Etymology
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zebra (n.)
c. 1600, from Italian zebra, perhaps via Portuguese, earlier applied to a now-extinct wild ass, of uncertain origin, said to be Congolese [OED], or Amharic [Klein], but perhaps ultimately from Latin equiferus "wild horse," from equus "horse" (see equine) + ferus (see fierce). Related: Zebrine; zebroid.
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crossing (n.)

mid-15c., "a making of the sign of a cross;" 1530s, "a marking with a cross," verbal noun from cross (v.). From early 15c. as "place or action of passing across;" 1630s as "place where (a river, a road, etc.) is crossed;" from 1690s as "intersection" (originally of streets). Meaning "action of crossing out by drawing crossed lines through" is from 1650s. Crossing-gate is from 1876.

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grating (n.)
"partition or frame of parallel crossing bars," 1620s, from grate (n.).
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cross-street (n.)

"a street crossing another," 1704, from cross- + street.

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crosswise (adv.)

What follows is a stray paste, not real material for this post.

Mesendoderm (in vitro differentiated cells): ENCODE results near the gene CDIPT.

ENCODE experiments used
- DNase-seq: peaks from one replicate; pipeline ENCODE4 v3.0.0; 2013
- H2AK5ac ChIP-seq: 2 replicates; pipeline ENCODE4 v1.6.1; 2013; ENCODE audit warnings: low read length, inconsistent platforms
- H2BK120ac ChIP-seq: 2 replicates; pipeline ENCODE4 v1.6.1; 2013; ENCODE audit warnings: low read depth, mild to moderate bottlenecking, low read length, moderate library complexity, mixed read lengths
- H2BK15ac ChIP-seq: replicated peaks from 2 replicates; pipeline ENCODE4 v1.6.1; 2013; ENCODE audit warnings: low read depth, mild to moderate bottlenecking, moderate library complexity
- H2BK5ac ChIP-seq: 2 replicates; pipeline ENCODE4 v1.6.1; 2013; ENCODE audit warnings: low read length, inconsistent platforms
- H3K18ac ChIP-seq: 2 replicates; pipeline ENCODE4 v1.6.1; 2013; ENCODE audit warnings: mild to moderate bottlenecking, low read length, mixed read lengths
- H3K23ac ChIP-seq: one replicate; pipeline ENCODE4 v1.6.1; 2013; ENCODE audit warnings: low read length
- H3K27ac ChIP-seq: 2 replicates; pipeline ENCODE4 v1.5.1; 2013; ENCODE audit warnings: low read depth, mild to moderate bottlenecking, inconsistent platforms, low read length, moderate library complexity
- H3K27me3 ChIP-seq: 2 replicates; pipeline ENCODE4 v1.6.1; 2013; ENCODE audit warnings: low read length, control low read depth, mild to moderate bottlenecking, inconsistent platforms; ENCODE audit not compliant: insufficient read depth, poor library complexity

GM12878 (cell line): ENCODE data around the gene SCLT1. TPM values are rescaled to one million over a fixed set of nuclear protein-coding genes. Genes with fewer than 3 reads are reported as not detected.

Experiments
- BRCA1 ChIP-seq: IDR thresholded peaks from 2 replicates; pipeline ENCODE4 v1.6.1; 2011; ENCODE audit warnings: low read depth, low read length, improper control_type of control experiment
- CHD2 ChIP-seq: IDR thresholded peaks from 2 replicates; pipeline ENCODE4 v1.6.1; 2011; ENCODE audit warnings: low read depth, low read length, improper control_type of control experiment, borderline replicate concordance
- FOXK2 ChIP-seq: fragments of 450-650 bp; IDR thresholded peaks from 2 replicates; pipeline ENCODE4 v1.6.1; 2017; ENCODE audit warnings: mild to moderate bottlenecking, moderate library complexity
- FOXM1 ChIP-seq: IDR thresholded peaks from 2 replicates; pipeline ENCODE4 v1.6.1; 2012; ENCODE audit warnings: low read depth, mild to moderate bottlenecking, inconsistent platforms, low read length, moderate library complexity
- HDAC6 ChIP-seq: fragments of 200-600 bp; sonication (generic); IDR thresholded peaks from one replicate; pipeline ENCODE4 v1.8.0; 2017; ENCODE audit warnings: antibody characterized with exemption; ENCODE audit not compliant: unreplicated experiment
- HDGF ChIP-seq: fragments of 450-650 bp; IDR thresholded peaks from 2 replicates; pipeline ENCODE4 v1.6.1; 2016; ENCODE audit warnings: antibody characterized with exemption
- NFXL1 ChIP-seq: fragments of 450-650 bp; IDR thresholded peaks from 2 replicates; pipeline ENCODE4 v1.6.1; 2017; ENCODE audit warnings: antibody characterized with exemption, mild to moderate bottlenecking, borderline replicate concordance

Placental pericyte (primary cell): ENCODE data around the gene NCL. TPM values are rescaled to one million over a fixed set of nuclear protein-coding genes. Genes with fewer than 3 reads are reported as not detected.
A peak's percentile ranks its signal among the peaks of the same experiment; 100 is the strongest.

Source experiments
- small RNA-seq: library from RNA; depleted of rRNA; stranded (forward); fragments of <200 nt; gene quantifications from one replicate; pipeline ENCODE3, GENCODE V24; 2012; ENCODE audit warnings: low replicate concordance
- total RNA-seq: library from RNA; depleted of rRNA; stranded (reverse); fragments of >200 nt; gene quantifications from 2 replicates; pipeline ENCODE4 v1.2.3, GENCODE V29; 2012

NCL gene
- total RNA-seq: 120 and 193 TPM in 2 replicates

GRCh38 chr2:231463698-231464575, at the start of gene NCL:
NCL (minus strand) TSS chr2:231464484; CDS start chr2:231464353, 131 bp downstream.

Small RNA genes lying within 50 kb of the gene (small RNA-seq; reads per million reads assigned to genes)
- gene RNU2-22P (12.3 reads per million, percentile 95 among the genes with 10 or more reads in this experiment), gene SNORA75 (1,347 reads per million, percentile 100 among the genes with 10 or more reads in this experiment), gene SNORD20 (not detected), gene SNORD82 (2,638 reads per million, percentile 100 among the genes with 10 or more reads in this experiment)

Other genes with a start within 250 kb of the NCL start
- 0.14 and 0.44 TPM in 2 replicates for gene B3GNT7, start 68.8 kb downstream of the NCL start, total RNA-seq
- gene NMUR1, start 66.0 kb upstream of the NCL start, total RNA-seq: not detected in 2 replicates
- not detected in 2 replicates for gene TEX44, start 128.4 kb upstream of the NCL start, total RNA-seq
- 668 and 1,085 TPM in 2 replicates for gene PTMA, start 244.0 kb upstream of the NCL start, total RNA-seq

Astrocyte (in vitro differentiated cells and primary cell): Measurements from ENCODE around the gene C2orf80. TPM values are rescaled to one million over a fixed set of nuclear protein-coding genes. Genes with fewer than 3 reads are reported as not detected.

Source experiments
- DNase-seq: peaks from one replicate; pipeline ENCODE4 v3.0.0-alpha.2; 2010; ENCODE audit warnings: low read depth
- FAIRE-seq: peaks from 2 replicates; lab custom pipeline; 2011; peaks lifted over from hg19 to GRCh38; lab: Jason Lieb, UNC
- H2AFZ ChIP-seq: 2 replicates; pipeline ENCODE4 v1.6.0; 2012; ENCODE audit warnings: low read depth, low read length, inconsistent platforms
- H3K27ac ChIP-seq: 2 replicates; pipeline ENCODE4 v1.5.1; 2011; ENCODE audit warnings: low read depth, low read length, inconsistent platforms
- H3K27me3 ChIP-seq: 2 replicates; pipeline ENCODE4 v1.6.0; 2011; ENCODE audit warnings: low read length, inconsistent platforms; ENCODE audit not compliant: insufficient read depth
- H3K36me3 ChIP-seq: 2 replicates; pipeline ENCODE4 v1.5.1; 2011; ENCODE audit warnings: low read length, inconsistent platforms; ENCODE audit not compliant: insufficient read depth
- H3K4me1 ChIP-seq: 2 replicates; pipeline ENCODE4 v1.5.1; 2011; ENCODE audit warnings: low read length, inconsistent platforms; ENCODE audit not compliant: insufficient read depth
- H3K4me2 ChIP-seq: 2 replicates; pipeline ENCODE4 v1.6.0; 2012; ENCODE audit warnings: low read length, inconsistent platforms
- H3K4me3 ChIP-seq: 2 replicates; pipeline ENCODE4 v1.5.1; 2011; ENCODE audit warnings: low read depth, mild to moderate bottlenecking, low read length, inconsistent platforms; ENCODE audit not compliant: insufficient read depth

"in the shape of a cross, crisscross, crossing perpendicularly," late 14c.; see cross- + wise (n.).

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crosswalk (n.)

also cross-walk, 1744 a type of garden path that crosses others; 1853 as "pedestrian crossing," from cross- + walk (n.).

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photo (n.)

1860, a colloquial shortening of photograph. The verb is by 1865, from the noun. Photo-finish, of a race that ends with two or more competitors crossing the finishing line at nearly the same time (so a photograph taken at the finish line at the moment of crossing is the only way to determine who won) is attested from 1936. Photo opportunity "arranged opportunity to take a photograph of a notable person or event" is from 1974, said to be a coinage of the Nixon Administration.

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hog-tie (v.)
also hogtie, "bind hands and feet by crossing and tying them," 1887, from hog (n.) + tie (v.). Related: Hog-tied.
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intersection (n.)

1550s, "act or fact of crossing," from French intersection (14c.) and directly from Latin intersectionem (nominative intersectio) "a cutting asunder, intersection," noun of action from past-participle stem of intersecare "intersect, cut asunder," from inter- "between" (see inter-) + secare "to cut" (from PIE root *sek- "to cut"). In English originally a term in geometry; meaning "crossroads, a place of crossing" is from 1864. Related: Intersectional.

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loganberry (n.)
1893, American English, named for U.S. horticulturalist James H. Logan (1841-1928), who developed it by crossing a blackberry and a raspberry.
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